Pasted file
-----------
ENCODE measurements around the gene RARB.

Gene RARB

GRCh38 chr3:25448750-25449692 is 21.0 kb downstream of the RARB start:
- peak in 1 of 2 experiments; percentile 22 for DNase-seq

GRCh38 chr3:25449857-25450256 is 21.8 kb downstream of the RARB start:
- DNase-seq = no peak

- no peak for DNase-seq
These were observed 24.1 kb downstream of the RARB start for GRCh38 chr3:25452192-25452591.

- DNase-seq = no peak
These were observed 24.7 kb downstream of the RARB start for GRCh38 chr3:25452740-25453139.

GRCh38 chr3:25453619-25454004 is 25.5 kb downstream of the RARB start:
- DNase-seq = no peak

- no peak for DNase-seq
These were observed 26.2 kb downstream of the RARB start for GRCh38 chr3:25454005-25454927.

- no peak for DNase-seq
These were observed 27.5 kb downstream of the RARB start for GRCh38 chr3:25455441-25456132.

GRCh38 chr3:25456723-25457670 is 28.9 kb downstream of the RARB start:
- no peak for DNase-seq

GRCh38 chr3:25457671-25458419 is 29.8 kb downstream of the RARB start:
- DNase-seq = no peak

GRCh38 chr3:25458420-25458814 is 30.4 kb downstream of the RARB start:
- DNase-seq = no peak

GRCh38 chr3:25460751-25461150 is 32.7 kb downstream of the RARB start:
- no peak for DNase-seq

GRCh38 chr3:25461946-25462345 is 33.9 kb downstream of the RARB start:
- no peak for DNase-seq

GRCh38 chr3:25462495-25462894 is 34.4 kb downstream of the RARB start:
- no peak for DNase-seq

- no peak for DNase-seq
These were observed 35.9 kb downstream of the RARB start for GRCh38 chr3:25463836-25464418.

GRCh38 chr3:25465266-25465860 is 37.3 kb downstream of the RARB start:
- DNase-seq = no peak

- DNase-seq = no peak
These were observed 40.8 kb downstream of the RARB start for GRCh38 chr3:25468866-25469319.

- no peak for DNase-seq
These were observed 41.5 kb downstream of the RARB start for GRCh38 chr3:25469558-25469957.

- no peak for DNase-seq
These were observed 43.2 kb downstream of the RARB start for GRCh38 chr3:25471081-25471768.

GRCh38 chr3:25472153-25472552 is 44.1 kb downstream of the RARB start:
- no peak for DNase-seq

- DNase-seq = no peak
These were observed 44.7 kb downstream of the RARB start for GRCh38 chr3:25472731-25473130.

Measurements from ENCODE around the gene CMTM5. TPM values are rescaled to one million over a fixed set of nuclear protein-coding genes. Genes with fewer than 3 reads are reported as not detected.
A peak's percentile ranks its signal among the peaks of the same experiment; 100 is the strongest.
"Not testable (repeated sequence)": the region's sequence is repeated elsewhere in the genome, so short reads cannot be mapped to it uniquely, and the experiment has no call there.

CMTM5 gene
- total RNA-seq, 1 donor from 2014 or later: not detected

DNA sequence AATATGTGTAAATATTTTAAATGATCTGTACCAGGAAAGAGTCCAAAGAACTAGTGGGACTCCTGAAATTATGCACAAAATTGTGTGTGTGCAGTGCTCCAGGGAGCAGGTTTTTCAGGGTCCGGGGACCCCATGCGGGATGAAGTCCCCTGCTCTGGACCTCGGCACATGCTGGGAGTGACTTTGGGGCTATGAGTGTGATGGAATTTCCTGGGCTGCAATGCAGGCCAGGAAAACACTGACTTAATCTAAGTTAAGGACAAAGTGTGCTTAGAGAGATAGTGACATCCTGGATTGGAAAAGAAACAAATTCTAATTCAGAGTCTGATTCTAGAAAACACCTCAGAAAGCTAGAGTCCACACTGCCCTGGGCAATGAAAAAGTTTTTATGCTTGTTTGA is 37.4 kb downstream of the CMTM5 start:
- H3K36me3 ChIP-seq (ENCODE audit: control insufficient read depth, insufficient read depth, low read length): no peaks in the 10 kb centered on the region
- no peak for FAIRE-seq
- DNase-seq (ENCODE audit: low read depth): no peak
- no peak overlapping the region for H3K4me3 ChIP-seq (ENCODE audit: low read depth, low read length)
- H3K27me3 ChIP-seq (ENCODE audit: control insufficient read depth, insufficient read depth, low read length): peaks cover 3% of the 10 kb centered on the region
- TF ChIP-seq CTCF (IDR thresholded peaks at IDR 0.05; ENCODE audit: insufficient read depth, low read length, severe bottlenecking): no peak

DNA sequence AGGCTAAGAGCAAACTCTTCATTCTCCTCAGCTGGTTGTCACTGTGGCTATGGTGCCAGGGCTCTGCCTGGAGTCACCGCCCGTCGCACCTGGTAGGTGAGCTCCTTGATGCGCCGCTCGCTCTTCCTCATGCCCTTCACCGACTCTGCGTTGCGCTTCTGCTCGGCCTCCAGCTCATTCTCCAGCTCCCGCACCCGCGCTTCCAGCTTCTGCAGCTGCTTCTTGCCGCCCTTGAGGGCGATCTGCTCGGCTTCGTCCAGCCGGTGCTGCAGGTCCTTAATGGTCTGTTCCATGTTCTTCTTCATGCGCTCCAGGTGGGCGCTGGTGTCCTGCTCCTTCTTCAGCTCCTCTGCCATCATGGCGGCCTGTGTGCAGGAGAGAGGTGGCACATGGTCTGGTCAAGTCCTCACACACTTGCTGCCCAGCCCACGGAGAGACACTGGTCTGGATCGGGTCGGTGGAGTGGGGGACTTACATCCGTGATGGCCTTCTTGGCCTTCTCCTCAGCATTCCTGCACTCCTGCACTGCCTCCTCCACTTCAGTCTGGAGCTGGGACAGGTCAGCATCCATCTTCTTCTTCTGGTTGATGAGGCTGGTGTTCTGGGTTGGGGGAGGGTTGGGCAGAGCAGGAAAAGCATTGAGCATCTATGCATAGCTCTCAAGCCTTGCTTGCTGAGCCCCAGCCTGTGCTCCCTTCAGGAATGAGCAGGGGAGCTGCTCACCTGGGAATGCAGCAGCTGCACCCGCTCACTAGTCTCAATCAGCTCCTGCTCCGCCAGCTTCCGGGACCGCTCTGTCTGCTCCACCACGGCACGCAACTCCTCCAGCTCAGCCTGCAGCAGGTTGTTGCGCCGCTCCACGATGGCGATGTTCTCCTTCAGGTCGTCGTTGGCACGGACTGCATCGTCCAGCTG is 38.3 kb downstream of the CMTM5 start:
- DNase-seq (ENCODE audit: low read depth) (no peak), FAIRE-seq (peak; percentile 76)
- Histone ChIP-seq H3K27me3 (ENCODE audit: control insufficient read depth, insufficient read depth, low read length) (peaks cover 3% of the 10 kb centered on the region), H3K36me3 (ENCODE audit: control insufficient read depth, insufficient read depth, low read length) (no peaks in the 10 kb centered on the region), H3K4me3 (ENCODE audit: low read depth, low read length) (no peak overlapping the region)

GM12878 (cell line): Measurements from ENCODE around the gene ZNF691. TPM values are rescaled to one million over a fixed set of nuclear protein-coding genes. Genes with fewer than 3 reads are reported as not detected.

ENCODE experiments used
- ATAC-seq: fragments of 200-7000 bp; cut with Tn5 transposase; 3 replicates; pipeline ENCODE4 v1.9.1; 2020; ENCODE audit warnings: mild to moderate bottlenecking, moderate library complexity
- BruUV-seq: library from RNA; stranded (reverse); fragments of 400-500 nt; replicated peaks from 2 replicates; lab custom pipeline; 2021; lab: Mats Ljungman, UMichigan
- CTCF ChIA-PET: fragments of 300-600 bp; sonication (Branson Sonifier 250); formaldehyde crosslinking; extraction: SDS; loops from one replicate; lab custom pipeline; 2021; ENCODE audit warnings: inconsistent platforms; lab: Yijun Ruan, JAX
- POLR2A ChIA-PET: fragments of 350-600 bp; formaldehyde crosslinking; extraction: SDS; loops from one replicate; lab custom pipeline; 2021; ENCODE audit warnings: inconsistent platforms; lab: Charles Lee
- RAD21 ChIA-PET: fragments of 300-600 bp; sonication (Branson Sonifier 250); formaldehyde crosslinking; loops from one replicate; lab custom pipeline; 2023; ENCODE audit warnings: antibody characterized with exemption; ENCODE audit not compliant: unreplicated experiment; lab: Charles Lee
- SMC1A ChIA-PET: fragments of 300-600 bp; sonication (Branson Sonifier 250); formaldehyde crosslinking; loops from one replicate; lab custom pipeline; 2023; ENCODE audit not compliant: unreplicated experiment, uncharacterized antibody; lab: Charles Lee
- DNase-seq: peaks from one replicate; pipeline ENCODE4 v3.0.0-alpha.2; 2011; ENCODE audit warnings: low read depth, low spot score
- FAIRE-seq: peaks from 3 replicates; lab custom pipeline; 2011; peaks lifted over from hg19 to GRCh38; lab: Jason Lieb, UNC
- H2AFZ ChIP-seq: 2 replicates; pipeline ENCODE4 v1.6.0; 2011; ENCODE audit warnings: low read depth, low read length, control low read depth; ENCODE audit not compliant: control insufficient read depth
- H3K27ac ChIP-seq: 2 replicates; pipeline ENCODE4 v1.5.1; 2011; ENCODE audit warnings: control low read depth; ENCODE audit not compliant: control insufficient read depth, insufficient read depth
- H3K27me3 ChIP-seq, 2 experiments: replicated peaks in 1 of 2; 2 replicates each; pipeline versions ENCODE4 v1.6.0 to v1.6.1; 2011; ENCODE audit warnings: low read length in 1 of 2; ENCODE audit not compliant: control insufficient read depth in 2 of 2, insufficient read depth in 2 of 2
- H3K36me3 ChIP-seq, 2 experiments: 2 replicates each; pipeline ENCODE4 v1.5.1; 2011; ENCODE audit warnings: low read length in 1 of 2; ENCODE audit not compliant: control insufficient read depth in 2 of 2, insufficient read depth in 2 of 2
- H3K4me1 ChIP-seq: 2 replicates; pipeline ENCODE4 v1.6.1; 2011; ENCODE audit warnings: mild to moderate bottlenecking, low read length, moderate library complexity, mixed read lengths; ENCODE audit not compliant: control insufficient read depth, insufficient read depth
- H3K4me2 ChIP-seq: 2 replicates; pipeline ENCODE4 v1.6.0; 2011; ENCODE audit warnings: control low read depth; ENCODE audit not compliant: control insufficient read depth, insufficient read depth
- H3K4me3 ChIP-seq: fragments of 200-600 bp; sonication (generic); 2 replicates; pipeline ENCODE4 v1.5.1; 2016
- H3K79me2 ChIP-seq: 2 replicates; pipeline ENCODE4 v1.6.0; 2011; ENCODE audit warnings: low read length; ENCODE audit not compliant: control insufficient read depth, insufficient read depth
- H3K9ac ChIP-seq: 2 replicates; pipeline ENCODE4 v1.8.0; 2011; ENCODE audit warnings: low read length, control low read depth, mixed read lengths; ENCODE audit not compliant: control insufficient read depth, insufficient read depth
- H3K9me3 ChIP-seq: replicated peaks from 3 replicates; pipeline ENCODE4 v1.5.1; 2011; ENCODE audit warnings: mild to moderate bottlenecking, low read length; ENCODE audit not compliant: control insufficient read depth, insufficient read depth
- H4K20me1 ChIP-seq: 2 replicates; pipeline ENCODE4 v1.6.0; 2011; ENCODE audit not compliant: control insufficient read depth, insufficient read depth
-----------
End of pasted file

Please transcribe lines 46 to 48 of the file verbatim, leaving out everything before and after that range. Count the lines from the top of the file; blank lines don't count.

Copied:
CMTM5 gene
- total RNA-seq, 1 donor from 2014 or later: not detected

DNA sequence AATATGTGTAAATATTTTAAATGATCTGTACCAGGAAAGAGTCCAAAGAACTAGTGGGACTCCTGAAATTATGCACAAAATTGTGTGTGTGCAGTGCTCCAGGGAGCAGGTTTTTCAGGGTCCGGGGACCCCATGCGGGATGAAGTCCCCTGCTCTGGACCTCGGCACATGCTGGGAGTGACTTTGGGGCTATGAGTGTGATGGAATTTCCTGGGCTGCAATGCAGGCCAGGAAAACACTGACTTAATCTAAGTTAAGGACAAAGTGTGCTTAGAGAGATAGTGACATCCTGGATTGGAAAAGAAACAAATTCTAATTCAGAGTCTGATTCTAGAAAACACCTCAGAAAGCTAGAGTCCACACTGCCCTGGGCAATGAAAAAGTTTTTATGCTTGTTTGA is 37.4 kb downstream of the CMTM5 start: